[Python-ideas] The @update operator for dictionaries

Jonathan Fine jfine2358 at gmail.com
Sat Mar 9 12:15:23 EST 2019

Steven D'Aprano wrote

> The last thing we're going to do is repeat Ruby's design mistake of
> making code dependent on spaces around operators.

I'd say that Ruby's mistake was encouraging programmers to write code
that was hard for human beings to read accurately and quickly. As we
say in Python, readability counts. And that's part of the PEP process.

Let me clarify the additions to the grammar.

   'foo' is a valid Python variable name
   '@foo=' is to be a valid incremental assignment operator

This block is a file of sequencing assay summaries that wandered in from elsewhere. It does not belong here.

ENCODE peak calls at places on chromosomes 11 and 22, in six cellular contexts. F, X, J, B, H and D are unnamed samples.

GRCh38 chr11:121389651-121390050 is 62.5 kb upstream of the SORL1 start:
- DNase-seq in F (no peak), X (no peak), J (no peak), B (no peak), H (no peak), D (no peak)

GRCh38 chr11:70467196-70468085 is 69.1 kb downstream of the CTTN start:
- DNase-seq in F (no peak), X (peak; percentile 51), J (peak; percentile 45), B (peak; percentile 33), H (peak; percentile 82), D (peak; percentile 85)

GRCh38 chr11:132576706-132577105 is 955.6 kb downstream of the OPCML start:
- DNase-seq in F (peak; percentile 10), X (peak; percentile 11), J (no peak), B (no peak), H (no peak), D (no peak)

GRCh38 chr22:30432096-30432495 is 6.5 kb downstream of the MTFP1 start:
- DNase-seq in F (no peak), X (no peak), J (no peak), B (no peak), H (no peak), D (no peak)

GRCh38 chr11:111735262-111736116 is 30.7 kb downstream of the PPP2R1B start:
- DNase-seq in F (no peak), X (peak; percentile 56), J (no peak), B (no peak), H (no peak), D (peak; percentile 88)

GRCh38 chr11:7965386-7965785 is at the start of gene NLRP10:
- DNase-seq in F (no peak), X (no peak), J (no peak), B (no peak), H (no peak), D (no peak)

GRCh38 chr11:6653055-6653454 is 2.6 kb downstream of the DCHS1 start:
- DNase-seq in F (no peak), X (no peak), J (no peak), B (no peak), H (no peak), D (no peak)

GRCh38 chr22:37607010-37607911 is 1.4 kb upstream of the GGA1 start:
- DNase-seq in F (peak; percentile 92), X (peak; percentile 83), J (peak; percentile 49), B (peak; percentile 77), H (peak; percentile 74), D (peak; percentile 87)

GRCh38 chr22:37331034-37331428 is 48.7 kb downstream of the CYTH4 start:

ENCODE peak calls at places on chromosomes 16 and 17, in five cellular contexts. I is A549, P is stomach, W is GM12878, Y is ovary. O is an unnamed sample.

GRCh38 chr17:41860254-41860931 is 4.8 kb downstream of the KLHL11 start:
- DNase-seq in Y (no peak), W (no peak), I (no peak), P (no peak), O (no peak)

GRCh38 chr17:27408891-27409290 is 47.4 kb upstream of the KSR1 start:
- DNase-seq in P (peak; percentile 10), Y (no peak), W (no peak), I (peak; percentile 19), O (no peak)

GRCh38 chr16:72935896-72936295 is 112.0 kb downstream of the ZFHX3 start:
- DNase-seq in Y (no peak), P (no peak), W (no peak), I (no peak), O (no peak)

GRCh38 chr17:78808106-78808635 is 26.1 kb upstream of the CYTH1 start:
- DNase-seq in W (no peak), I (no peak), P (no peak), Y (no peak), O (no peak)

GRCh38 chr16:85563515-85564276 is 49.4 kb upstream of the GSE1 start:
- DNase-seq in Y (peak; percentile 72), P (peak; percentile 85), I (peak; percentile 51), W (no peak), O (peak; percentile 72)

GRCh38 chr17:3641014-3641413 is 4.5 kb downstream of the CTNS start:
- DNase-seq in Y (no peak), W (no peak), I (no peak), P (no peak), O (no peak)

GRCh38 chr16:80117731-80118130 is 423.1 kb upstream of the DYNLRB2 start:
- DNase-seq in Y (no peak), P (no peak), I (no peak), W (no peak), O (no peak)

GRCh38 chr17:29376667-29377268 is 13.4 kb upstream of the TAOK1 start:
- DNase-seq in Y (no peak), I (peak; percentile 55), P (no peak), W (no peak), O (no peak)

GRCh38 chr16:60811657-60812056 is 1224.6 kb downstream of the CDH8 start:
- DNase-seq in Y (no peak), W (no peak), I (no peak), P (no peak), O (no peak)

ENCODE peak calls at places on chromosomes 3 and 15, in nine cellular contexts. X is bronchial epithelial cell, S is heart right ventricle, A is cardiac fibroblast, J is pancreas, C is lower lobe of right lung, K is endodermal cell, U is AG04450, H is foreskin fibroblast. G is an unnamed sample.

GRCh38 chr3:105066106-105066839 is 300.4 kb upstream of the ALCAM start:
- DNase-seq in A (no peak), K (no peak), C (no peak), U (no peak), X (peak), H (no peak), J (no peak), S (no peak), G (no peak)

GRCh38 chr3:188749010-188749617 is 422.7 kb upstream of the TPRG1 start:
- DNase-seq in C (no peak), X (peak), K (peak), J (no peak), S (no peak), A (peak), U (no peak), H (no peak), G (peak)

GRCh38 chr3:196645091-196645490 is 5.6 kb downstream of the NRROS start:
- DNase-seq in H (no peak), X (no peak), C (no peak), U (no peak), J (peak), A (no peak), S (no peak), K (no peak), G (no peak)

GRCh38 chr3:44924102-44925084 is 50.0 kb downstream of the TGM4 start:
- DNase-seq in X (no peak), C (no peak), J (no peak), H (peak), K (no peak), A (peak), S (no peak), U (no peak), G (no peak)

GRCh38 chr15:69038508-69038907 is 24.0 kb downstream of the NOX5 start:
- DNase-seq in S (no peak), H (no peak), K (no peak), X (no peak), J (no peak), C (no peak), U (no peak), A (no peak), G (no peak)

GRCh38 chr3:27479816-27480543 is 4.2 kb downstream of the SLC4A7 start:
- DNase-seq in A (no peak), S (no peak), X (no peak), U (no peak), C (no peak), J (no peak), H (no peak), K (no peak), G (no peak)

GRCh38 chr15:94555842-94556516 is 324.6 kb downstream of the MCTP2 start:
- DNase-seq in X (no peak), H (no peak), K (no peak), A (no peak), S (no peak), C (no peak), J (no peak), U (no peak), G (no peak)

'@foo' is to be a valid Python binary operator

For clarity, we keep '@' and '@=' as binary and incremental assignment

The worst possible example of ambiguity and incompatibility is perhaps
    a at b+1
which is valid Python both before and after, but with different syntax
    a @ (b + 1) # Before
    a @b (+1)  # After

To return to Steve's point. A natural example of code using the
extended '@' syntax, which is hard to read accurately and quickly,
would probably be fatal to this suggestion.

Finally, in the discussion of the '@' operator (which Steve was part
of), the point was made many times that using the '@' operator made
the matrix code easier to read and understand. This was a major force
in the proposal. A major reason for this was its alignment with
standard mathematical notation.

I'm suggesting that the grammar allow us, if we wish, to write
   c = a @cup b
for the union of two sets. And
   len(A @cup B) == len(A) + len(B) - len(A @cap B)
is the very useful

Here, 'cup' and 'cap' are the visual names for the union and
intersection operators for sets.


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